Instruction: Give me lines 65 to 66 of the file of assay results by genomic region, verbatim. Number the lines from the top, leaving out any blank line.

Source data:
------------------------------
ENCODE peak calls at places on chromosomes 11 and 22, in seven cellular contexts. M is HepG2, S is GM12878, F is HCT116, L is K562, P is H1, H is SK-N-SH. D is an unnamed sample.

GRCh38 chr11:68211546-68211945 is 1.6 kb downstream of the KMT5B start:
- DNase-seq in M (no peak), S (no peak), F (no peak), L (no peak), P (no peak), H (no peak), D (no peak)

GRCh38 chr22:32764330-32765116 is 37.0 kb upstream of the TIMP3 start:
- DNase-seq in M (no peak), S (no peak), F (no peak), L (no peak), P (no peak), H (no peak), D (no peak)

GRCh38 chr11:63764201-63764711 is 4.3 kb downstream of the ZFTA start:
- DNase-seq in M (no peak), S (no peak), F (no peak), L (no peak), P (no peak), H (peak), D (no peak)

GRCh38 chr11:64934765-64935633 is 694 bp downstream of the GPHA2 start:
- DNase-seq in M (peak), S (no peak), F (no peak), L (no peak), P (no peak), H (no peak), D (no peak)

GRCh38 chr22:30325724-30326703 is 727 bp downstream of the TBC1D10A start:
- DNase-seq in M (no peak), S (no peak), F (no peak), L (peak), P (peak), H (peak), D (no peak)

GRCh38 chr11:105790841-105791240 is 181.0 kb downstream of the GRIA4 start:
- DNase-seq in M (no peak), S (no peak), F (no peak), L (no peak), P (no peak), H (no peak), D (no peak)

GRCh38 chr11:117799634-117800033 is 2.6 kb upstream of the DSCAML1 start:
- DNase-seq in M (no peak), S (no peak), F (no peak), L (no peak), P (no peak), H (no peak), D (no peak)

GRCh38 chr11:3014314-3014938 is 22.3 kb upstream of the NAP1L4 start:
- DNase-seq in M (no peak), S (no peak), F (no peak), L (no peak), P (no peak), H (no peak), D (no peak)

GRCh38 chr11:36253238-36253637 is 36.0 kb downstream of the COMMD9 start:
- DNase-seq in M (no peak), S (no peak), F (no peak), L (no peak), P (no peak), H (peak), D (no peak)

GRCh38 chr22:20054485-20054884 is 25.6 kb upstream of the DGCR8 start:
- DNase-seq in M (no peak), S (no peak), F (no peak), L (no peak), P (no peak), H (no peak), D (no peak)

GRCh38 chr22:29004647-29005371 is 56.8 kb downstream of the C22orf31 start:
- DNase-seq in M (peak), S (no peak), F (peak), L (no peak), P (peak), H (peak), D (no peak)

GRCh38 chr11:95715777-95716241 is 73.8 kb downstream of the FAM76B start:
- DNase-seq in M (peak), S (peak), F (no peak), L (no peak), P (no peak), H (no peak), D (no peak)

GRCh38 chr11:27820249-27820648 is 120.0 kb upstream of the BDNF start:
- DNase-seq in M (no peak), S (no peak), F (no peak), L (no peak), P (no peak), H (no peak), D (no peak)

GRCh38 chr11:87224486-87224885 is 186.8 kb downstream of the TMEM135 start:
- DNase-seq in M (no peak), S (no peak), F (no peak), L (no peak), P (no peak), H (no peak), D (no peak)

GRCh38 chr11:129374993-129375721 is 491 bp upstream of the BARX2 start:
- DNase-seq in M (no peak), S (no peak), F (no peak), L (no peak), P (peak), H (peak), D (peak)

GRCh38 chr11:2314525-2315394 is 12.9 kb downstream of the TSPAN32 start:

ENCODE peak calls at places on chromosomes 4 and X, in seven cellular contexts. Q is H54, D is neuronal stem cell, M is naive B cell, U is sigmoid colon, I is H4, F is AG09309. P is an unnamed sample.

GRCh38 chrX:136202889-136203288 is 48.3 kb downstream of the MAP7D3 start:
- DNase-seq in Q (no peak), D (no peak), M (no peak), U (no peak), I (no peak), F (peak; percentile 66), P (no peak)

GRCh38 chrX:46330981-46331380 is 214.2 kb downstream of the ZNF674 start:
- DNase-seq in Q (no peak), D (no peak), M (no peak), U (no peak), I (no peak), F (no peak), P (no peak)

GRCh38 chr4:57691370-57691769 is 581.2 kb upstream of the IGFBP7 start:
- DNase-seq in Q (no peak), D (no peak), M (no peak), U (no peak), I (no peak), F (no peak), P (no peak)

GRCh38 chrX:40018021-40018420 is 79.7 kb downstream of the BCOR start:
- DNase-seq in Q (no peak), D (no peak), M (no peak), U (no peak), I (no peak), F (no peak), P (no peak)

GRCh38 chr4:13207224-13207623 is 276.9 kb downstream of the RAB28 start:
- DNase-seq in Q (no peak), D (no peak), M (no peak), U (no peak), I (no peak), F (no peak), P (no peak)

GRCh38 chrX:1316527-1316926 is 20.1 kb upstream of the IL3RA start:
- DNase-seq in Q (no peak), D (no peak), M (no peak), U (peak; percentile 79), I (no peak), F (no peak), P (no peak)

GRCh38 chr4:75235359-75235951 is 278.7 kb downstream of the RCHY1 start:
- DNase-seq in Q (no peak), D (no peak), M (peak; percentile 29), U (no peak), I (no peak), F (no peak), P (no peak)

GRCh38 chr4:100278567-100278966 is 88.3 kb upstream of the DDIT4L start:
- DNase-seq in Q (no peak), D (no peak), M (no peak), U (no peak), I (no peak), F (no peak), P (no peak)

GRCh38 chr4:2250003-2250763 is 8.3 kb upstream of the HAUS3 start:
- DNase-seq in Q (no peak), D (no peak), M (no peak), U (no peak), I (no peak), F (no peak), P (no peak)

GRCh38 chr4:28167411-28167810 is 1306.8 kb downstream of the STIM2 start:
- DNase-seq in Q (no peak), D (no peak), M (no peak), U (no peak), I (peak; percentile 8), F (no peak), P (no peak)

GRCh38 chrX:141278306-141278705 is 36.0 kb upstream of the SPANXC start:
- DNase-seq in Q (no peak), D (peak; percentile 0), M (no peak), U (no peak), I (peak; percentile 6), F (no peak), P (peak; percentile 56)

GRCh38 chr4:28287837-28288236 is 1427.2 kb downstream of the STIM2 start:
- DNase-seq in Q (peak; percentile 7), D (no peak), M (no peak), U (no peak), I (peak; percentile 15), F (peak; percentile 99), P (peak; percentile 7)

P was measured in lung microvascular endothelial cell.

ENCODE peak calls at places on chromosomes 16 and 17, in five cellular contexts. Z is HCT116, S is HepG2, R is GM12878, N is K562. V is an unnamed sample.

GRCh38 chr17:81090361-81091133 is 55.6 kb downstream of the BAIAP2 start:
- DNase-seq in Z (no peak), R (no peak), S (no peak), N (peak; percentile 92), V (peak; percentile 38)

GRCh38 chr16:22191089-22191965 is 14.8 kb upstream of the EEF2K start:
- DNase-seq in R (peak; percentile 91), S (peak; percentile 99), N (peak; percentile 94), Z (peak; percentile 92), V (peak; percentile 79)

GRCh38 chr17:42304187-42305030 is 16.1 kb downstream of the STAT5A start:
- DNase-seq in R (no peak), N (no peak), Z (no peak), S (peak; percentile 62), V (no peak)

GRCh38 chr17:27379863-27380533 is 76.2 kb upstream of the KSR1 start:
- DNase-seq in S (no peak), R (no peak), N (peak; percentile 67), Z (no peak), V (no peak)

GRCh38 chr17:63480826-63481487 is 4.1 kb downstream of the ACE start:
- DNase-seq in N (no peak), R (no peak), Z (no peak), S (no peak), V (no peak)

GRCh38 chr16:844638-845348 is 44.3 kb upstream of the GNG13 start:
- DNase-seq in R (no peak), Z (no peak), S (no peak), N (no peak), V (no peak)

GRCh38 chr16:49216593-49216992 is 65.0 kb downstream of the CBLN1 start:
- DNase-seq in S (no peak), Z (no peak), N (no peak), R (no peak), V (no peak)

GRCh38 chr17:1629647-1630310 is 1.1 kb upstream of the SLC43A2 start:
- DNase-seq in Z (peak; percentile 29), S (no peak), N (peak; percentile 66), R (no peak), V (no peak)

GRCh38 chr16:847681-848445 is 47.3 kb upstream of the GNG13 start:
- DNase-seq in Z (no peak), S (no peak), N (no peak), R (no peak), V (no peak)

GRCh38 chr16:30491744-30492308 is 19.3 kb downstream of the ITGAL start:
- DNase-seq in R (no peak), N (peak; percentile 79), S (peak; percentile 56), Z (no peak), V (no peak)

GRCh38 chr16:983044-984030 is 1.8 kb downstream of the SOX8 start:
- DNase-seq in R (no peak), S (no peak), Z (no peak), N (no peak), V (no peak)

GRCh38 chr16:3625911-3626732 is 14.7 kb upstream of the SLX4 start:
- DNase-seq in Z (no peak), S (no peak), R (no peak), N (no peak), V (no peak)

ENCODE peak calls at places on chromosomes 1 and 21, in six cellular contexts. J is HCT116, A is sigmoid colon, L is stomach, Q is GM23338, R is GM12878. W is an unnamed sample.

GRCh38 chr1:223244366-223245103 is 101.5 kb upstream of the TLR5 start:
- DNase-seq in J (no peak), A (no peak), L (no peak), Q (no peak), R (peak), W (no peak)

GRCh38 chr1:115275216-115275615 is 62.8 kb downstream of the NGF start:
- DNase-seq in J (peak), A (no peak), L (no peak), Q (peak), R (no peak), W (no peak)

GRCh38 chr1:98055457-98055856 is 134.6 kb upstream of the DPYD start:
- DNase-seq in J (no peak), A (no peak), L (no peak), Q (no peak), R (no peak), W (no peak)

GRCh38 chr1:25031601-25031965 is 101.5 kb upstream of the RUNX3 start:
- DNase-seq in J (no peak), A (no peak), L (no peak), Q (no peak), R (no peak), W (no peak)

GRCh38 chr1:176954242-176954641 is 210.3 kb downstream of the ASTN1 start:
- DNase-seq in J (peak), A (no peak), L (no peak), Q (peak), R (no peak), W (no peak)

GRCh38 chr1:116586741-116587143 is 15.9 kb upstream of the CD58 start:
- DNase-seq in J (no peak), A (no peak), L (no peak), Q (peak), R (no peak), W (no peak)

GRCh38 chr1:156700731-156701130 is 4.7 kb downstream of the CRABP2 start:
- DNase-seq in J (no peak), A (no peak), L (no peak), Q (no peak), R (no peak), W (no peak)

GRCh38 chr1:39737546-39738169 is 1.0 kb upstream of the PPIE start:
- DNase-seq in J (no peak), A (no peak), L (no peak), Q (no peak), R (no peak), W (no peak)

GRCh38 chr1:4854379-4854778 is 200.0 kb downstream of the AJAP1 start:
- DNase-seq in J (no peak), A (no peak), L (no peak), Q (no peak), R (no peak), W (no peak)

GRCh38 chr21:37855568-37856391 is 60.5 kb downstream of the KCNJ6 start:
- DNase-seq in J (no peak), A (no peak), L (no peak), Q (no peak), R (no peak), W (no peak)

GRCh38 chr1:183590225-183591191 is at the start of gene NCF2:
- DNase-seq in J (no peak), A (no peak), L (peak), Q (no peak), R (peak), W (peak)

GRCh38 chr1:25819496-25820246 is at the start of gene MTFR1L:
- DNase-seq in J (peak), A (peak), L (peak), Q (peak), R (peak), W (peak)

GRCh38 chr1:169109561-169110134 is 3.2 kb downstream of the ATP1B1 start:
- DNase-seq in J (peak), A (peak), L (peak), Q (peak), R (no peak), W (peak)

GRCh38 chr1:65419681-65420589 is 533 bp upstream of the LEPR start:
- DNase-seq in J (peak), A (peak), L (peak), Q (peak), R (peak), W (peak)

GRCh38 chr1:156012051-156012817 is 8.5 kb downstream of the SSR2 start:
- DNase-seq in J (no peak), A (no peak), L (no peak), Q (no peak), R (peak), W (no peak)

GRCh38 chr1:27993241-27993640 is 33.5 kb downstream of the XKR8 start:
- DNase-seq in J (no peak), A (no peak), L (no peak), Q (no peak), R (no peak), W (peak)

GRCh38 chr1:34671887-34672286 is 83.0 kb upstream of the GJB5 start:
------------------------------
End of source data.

- DNase-seq in R (no peak), N (no peak), Z (no peak), S (peak; percentile 62), V (no peak)

GRCh38 chr17:27379863-27380533 is 76.2 kb upstream of the KSR1 start: